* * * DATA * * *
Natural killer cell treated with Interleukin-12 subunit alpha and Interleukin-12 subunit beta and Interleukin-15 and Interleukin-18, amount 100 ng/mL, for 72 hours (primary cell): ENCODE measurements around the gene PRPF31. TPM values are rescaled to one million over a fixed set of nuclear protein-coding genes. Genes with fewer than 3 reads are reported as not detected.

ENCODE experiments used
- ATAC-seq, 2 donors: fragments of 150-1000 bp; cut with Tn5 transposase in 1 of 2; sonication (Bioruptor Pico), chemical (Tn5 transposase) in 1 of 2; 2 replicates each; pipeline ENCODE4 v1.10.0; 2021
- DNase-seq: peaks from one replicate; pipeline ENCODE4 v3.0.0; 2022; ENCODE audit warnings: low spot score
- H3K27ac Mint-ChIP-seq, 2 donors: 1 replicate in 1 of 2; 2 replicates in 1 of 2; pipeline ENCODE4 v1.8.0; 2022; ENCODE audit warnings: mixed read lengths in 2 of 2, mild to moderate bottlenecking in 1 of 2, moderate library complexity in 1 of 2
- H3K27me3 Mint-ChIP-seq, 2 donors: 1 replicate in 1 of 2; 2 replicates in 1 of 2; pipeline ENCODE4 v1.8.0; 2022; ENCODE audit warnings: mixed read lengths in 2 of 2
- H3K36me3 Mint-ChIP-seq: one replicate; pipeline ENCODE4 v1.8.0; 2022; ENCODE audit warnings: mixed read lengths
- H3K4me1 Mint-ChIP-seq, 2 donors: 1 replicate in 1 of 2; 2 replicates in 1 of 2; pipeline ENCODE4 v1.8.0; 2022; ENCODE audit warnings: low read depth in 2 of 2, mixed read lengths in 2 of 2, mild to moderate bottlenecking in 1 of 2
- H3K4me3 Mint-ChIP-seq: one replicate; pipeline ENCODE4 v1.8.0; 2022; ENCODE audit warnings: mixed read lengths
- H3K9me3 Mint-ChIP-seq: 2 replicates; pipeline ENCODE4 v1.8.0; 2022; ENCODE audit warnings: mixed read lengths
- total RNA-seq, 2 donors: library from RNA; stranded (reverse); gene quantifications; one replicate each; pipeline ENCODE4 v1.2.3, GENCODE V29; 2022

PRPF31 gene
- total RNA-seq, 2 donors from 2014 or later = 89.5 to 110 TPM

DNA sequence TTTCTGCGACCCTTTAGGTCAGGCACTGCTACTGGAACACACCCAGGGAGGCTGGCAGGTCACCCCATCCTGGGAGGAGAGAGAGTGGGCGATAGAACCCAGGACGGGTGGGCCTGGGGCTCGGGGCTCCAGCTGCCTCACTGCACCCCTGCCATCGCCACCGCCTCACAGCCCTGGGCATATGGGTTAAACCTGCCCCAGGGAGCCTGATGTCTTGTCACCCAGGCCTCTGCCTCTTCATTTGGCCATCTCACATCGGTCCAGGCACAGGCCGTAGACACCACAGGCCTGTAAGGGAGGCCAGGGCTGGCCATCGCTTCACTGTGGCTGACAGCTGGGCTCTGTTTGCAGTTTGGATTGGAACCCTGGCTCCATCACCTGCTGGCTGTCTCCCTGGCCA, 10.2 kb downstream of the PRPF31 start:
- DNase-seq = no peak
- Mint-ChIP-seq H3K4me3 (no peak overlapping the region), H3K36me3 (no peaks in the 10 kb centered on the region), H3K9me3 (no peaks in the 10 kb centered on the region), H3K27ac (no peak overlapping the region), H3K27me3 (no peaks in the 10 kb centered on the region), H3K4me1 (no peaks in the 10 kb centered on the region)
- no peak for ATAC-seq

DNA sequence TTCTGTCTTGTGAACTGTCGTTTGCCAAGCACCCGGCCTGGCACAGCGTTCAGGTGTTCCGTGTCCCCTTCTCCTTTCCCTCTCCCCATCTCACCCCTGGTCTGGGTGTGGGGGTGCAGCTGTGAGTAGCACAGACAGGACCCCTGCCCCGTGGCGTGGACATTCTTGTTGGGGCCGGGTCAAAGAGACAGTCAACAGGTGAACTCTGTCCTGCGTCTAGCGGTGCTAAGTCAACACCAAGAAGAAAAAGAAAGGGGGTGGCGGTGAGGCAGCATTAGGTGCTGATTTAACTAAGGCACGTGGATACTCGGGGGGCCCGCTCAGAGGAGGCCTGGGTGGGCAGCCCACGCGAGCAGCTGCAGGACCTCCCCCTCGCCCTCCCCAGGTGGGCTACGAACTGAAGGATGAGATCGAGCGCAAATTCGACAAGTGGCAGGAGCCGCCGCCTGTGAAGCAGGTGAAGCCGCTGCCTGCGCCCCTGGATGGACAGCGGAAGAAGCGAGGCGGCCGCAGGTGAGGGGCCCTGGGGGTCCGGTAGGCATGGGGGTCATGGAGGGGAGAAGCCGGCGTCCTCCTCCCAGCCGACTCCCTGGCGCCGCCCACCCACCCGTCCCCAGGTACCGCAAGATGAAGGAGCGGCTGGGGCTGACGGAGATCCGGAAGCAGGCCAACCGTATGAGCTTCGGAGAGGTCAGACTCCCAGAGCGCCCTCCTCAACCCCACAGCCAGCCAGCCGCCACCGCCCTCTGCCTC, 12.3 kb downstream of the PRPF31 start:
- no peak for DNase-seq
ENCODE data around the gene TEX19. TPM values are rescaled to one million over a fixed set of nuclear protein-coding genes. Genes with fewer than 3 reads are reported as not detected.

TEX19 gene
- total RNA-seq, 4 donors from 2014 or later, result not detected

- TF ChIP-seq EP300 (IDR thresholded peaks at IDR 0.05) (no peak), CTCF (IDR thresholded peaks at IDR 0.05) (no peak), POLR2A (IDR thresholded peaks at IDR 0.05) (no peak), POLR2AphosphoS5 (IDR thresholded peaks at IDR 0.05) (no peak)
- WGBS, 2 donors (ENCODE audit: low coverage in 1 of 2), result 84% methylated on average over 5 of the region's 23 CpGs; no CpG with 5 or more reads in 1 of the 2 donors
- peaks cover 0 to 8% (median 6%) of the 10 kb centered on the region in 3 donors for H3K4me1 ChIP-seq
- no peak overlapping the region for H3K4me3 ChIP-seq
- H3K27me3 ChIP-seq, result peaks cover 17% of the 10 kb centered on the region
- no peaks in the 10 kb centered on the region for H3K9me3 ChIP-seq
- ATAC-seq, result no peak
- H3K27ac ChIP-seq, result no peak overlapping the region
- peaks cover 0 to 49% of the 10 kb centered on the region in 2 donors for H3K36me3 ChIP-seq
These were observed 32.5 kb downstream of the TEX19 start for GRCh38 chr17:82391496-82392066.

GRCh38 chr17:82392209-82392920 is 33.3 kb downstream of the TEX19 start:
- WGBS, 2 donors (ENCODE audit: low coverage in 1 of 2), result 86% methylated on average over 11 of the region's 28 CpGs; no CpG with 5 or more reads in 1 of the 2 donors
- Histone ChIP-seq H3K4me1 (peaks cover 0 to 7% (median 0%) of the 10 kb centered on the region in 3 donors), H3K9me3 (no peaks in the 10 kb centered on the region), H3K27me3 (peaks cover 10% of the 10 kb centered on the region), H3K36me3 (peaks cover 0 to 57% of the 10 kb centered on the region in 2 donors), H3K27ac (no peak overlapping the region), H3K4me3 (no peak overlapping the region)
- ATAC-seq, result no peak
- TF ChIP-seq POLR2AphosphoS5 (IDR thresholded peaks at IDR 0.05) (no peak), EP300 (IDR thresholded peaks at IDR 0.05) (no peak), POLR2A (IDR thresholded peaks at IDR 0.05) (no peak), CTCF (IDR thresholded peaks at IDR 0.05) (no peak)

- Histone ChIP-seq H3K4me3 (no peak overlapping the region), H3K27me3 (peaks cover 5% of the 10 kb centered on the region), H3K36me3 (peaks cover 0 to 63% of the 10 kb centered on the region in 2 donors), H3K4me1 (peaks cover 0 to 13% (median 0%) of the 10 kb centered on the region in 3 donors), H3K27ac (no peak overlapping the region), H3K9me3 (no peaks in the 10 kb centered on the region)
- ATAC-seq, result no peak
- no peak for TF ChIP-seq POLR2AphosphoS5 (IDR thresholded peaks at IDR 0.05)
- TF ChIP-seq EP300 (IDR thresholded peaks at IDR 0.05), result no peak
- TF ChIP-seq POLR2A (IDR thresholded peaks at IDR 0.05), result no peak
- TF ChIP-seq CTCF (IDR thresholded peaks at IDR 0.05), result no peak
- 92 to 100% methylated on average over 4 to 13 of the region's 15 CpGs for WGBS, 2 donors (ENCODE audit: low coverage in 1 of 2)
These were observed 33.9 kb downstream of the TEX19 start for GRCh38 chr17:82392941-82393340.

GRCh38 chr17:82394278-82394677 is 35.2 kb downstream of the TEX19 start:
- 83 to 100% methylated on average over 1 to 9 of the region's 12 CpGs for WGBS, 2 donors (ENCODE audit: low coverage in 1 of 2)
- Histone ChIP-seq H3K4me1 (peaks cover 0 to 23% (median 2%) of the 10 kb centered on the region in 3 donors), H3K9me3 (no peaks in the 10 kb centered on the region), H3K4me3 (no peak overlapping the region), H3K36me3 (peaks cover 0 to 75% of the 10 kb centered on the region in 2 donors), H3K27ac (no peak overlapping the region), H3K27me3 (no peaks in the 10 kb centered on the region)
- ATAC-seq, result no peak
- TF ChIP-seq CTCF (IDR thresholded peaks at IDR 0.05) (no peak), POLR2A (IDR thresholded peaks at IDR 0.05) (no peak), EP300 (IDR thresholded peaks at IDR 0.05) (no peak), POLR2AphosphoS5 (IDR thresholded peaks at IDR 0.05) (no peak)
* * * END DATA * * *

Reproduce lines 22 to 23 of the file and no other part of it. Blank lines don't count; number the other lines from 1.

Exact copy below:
- total RNA-seq, 4 donors from 2014 or later, result not detected

- TF ChIP-seq EP300 (IDR thresholded peaks at IDR 0.05) (no peak), CTCF (IDR thresholded peaks at IDR 0.05) (no peak), POLR2A (IDR thresholded peaks at IDR 0.05) (no peak), POLR2AphosphoS5 (IDR thresholded peaks at IDR 0.05) (no peak)